smoothing the raven down " Of darkness Thus also in Stubbes's Anatomie of Abuses, 8vo. 1583 : “ If you will learn to deride, scoffe, mock, and flowt, to flatter and smooth," &c. Steevens.
and turn their halcyon beaks With every gale and vary of their masters,] The halcyon is the bird otherwise called the king-fisher. The vulgar opinion was, that this bird, if hung up, would wary with the wind, and by that means show from what point it blew. So, in Marlowe's Few of Malta, 1633:
“ But how now stands the wind?
“ Into what corner peers my halcyon's bill?” Again, in Storer's Life and Death of Thomas Wolsey, Cardinall, a
" Or as a halcyon with her turning brest,
“ Demonstrates wind from wind, and east from west.” Again, in The Tenth Booke of Notable Thinges, by Thomas Lupton, 4to. bl. 1: - A lytle byrde called the Kings Fysher, being hanged up in the ayre by the neck, his nebbe or byll wyll be alwayes dyrect or strayght against ye winde.” Steevens.
4 As knowing nought,] As was supplied by Sir Thomas Hanmer, for the sake of connection as well as metre. Steevens.
epileptick visage! The frighted countenance of a man ready to fall in a fit. Johnson.
Camelot.] Was the place where the romances say king Ar. thur kept his court in the West; so this alludes to some proverbial speech in those romances. Warburton So, in The Birth of Merlin, 1662:
raise more powers “ To man with strength the castle Camelot.” Again, in Drayton's Polyolbion, Song III:
“ Like Camelot, what place was ever yet renown'd?
“ Where, as at Carlion, oft he kept the table round.” Steevens. In Somersetshire, near Camelot, are many large moors, where are bred great quantities of geese, so that many other places are from lence supplied with quills and feathers. Hanmer.
Corn. What, art thou mad, old fellow?
How fell you out?
Kent. No contraries hold more antipathy, Than I and such a knave.? Corn. Why dost thou call him knave? What 's his of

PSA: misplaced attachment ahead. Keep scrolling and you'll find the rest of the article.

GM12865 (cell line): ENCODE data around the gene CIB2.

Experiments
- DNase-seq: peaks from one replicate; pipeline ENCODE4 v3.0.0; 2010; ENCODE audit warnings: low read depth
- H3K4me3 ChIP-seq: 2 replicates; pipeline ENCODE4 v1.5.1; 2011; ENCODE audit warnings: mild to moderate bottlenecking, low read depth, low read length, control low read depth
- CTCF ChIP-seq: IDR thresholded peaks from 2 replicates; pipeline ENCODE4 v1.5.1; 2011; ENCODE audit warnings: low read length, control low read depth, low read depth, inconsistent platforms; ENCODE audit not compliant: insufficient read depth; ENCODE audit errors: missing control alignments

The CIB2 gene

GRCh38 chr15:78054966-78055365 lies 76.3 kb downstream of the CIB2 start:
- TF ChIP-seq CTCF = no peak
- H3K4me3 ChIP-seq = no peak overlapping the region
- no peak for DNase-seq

fence? Kent. His countenance likes me not. Corn. No more, perchance, does mine, or his, or hers.
Kent. Sir, 'tis my occupation to be plain;
This is some fellow,
7 No contraries hold more antipathy,
“ The strong antipathy of good to bad Tollet.
likes me not.] i. e. pleases me not. So in Every Man out of his Humour :
“I did but cast an amorous eye, e'en now,
Upon a pair of gloves that somewhat lik'd me.” Again, in The Sixth Booke of Notable Thinges, by Thomas Lupton, 4to. bl. 1: - if the wyne have gotten his former strength, the water will smell, and then the wyne will lyke thee.” Steevens.
- constrains the garb,
Quite from his nature:] Forces his outside or his appearance to something totally different from his natural disposition. Johnson.
1 Than twenty silly ducking observants,] Silly means simple, or rustick. So, in Cymbeline, Act V, sc. iii :
“ There was a fourth man in a silly habit,” meaning Posthumus in the dress of a peasant. Nicely is with punctilious folly. Niais. Fr.
Steevens. See Cymbeline, Act V, sc. iji. Nicely is, I think, with the utmost exactness, with an attention to the most minute trifle. So, in Romea and Juliet:
“ The letter was not nice, but full of charge.” Malone.
Kent. Sir, in good sooth, in sincere verity,
What mean'st by this? Kent. To go out of my dialect, which
discommend so much. I know, sir, I am no flatterer: he that beguiled you, in a plain accent, was a plain knave; which, for
my part, I will not be, though I should win your displeasure to entreat me to it.3
Corn. What was the offence you gave him?
Never any :4
2 On flickering Phebus front, ] Dr. Jolinson, in his Dictionary, says this word means to flutter. I meet with it in The History of Clyomon, Knight of the Golden Shield, 1599: “ By flying force of flickering fame your grace shall under
- some castrel
“ Some flickring slave." Stanyhurst, in his translation of the fourth Book of Virgil's Æneid, 1582, describes Iris
“ From the sky down flickering,” &c. And again, in the old play, entitled, buimus Troes, 1633:
“ With gaudy pennons flickering in the air.” Steevens. Dr. Johnson's interpretation is too vague for the purpose. To flicker is indeed to flutter; but in a particular manner, which may be bet. ter exemplified by the motion of a flame, than explained by any verbal description. Henley.
though I should win your displeasure to entreat me to it.] Though I should win you, displeased as you now are, to like me so well as to entreat me to be a knave. Johnson. 4 Never any : ] Old copy :
I never gave him any. The words here omitted, which are unnecessary to sense and injurious to metre, were properly extruded by Sir T. Hanmer as a manifest interpolation. Steevens.
conjunct,] is the reading of the old quartos; compact, of the folio Steevens.